• Intervening to bring peace and conflict resolution in newly formed/recognised European nation-states.
  • Providing training and expertise to law enforcement in multiple developing nations.

All countries can have their own unique foreign policies, but when it comes to pressing issues, a 28 nation-state bloc is much more effective in addressing global issues than the fragmented foreign policies of various nation-states.

The EU enables Labour to advance its cause

Being out of power at a national level can be frustrating to all those who take issue with Tory austerity measures and those who support progressive politics. Being in the EU allows Labour and our European partners to advance the cause of social democracy, even in the face of Conservative governments. Right now, Labour’s European Parliamentary Party (Party of European Socialists/S&D) is the second largest party in the European Parliament. We are able to influence the agenda of the EU to advance our cause by being a member of the European Parliament’s ‘grand coalition’.

What we have managed to achieve in the EU:

  • Promotion of gender equality.
  • Protection of women within the workplace.
  • Guaranteed maternity leave.
  • Equal-pay and anti-discrimination laws.
  • Guaranteed holiday leave.
  • Abolition of the death penalty across Europe and promoting abolition worldwide.

Turnout in European elections is dangerously low, but if we manage to decrease apathy this will further legitimise our calls for Europe to improve the lives of its populous and further the cause of social democracy.

I hope, therefore, that I have helped to give you some ammunition to argue not just a case for staying in the European Union on the 23rd June but for a Labour case for staying in the European Union.

Disagree with James? Let us know and we’ll publish your response.

James Maxwell
James Christopher Maxwell

The Case Against Trident

In this piece, Imogen Tyreman replies to James Aspinall’s Pro-Trident piece. Imogen was a South West delegate to the Young Labour 2016. Previously, she was the Campaigns’ Officer for her Amnesty International Student Group and the Women and Marginalised Genders’ Officer at Royal Holloway University. She has recently set up a new blog focusing on women from history and also runs one focusing on current affairs here. In her spare time she enjoys playing the trumpet and bassoon.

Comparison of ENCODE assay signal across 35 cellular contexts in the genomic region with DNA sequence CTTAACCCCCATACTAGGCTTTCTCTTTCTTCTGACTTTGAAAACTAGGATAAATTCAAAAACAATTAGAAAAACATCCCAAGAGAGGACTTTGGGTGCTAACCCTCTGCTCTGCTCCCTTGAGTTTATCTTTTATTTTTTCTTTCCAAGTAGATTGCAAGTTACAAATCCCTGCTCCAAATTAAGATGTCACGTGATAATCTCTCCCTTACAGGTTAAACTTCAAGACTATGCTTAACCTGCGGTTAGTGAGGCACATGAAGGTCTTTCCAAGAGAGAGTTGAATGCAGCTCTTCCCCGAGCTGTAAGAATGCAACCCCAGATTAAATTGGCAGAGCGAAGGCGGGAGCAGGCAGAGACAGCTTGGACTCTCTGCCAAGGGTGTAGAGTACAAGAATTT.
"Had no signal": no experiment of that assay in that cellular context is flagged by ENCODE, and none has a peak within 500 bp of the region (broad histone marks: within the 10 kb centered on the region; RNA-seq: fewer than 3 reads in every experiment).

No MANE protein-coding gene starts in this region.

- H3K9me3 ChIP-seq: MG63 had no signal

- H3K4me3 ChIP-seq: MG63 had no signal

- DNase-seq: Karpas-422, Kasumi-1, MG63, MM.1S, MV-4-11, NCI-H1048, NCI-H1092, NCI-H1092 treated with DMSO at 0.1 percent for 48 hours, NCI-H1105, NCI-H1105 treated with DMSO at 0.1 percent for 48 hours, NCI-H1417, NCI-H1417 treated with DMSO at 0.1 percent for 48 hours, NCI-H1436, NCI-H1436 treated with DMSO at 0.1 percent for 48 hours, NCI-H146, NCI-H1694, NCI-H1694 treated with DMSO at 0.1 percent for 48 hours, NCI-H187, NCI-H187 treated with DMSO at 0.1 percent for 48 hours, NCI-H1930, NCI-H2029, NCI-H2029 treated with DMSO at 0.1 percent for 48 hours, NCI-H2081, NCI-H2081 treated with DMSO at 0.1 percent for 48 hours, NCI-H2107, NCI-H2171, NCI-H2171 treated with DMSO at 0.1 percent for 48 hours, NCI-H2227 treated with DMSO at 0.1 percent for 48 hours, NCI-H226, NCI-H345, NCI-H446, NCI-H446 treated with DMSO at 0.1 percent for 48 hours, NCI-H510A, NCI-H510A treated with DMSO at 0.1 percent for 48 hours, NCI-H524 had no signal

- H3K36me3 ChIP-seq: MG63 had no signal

The issue of nuclear weapons has never been an agreeable topic. The first march against nuclear weapons in the UK took place in 1958 from London to Aldermaston. 50 years later, the topic is still causing controversy both between and within Parties. Here, I set out 9 reasons we should not renew Trident.

1. It’s not independent

Like most things, just because the Tories say it all the time, doesn’t make it true. In 2005, defence specialist Doctor Julian Lewis MP admitted that without support from the USA the possibility of trident ‘becomes very slim to the point of invisibilty’. Although submarines and warheads are made in the UK, the missiles themselves are dependent on the USA and we pay an annual £12m towards this. Oh, and the US also controls our access the gravity and weather data that’s vital if we ever want to actually launch the weapons.

It's not indpendent

2. War has changed

Edwin Bramall, former Chief of Staff of the British Army and Chief of Defence Staff wrote in an article, “Today, I do not believe that the circumstances on which the rationality of our deterrent were based apply. The present threat is no longer interstate but from a multiplicity of ill-defined non-state players. Our deterrent has not, does not and could not counter such threats.”

War has changed

3. Britain has changed

Let’s be honest, we’re not the world power we once were, and therefore less of a threat to other countries. Instead of letting fear rule us, why not lead the way to a more peaceful world where we don’t have to rely on mutually assured destruction to get along?

4. It’s not a mandate of patriotism to support Trident

Not patriotic to support trident